Since the beginning of the conflic6.	A NOAA maritime chart showing the Great Wicomico River and its tributaries. (, Virginia and the Chesapeake Bay region had become a battleground. Dungan, now a captain, found himself at war in his own backyard. The revenue cutters Reliance and Hercules, along with their sister ship Tiger cooperated with the Navy to stop rebel shipping and confront the Confederate presence on the coast. By August 1864, much of the South’s regular army was fighting Union troops to the west in the siege of Richmond and Petersburg, Va. In Virginia’s surrounding countryside, including the tidewaters of the Chesapeake, Union control was loose and engagements with Confederate partisans were co5.	A map of Virginia’s Civil War engagements bordering the Chesapeake Bay with the red square indicating the Wicomico River area. (

One such encounter was widely noted in local newspapers and the New York Times. In early August 1864, Dungan and Reliance were under way in the Great Wicomico River. A tributary of the Chesapeake, the Wicomico connected the Eastern Virginia town of Heathsville with the Bay. The cutter was en route to assist a “Mr. Appleby” in moving his children from the contested area to a safer location. Dropping anchor in Tibbots Creek, one of the Wicomico’s tributaries, Dungan sent a crew ashore to locate the Appleby children. Unable to find them, the small boat returned. Meanwhile, a group of hostile townsfolk began congregating near a fleet of canoes on the riverbank. After it became evident that the mob could use the canoes against his cutter, the captain dispatched a second small boat to seize the vessels. As the last canoe was taken, irregulars fired on the boat and captured the crew. Coxswain George Ayers, along with ordinary seamen Sam Lewis, Peter Cooper, Eli Cantley, and David Smithers were captured. In response, the Reliance opened fire on the rebels with its deck gun and small arms.

In the face of a continua1.	Located in Baltimore’s Greenmount Cemetery, the headstone of Captain Thomas M. Dungan, U.S.R.S. reads, “He died in service of his country.” ( strengthening enemy force, the cuttermen fought their vessel for over 90 minutes. As resistance stiffened, Dungan ordered Reliance to weigh anchor and make way for open water. It was at this point that a bullet hit Dungan in the chest and entered his lung. He died an hour later. Meanwhile, Reliance’s gunner Thomas Roberts, commanding the deck gun, took a severing wound to the arm. With its captain critically wounded and chief gunner out of action, Reliance’s crew continued to lay small arms and artillery fire on the wooded bank before retiring.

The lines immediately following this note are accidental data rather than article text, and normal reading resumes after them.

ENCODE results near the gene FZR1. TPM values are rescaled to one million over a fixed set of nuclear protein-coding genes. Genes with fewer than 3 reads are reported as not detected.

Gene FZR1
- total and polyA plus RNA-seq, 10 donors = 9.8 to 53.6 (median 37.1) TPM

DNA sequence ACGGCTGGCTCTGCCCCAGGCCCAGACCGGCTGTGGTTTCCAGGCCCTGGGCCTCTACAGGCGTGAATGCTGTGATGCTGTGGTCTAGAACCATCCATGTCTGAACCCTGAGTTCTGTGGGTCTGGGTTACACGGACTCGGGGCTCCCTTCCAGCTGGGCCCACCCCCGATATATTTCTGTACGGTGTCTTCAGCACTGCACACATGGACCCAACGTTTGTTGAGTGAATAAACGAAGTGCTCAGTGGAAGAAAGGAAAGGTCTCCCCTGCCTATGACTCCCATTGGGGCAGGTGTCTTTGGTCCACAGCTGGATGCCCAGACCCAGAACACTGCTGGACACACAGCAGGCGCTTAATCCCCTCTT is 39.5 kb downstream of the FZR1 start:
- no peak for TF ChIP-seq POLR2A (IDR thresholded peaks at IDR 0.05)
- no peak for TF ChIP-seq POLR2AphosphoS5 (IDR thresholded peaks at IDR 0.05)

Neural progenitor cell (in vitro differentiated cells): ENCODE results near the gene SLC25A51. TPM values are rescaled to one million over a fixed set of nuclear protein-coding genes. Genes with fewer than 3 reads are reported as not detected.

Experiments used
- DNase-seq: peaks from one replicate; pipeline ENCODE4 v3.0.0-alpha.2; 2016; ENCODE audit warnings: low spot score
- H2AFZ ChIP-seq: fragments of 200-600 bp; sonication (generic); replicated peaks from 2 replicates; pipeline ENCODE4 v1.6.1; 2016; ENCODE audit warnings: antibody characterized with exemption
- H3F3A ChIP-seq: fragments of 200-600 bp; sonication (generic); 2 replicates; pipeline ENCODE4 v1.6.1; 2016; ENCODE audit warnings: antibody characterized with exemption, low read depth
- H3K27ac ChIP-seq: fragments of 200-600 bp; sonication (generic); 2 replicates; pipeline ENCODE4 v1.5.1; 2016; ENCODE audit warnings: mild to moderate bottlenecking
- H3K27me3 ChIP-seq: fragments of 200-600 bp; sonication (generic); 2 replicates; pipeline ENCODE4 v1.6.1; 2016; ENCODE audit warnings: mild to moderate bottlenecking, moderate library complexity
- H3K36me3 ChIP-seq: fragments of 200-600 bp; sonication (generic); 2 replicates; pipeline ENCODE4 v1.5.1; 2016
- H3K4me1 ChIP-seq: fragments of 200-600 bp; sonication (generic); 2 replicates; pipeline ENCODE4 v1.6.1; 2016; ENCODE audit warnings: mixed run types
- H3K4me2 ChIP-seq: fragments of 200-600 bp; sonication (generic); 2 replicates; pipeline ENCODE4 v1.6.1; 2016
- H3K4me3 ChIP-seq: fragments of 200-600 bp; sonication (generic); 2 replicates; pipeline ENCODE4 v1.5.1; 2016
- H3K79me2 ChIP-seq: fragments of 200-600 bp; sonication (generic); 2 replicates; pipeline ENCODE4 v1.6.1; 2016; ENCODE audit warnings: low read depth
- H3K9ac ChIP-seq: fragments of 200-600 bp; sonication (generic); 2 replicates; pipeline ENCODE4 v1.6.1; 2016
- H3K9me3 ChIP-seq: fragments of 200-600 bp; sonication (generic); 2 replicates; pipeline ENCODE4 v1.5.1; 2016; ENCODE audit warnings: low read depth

Baltimore had been Dungan’s home and the Chesapeake Bay his home waters. Dungan served the course of the war underway in the Chesapeake and both of his captaincies were cutters home-ported in Baltimore. Before his sudden death, it must have saddened him to see his birthplace become a battlefield. Befitting his family heritage, his body made the final voyage back to Baltimore. His obituary read:

The death of Captain Dungan has created deep regret among his many friends in this city. He was the youngest son of the late Capt. Abel S. Dungan, for many years an enterprising shipmaster out of this port. The deceased was raised a seaman, and has been connected with the revenue service some fifteen years. He was for some time an officer on board the Harriet Lane, has been in command of one of the revenue gunboats in the waters of the Chesapeake ever since the breaking out of the war, and by his energy, skill and unflinching bravery, has rendered very important service to the government. As a mark of respect to his memory, the flags of the shipping are to be half-masted until after his burial.

Captain Dungan proved a skilled blockader. Maryland records indicate no less than 30 vessels captured by Dungan and adjudicated in local courts. Dungan and his men seized rebel vessels of various kinds including sloops, schooners and canoes, and their cargoes. To put this into perspective, by the end of the war, the U.S. Navy fielded around 700 warships with 1,504 rebel vessels taken as prizes or destroyed. In other words, just over two prizes for every warship. This stands in contrast to Dungan’s record of 30 prizes while the captain of two different cutters!

Dungan was the only member of the U.S. Revenue Marine known who died in action in America’s bloodiest war, giving his “last full measure of devotion” to the cause. As we enter the 160th anniversary of the Civil War, historians and Coast Guard members alike will continue to honor the valor, sacrifice and skill with which cuttermen fought to save the Union.


Vessels captures by U.S. Revenue Cutter Hercules under Capt. Thomas Dungan Vessels captured by U.S. Revenue Cutter Reliance under Capt. Thomas Dungan
Schooner Whig Sloop (unidentified)
Schooner Bride Sloop Sarah Lewis
Sloop Wren Canoe (unidentified)
Sloop Velma Sloop and Canoe (unidentified
Algonquin Schooner R. Mason
Schooner Velma and Cargo Prioness
  Sleep Dixie
  Canoe (unidentified)
  Young America
  Canoe (unidentified)
  Canoe (unidentified)
  Schooner Lydia A. Hughlett
  Schooner John U. Dennis
  Canoe (unidentified)
  Schooner Dispatch
  Canoe (unidentified)
  Schooner Alexander Shinn
  Sloop Leading STar
  Sloop Reindeer
  Sloop Train A. Bounds
  4 canoes and 3 yawl boats
  Schooner War Hoop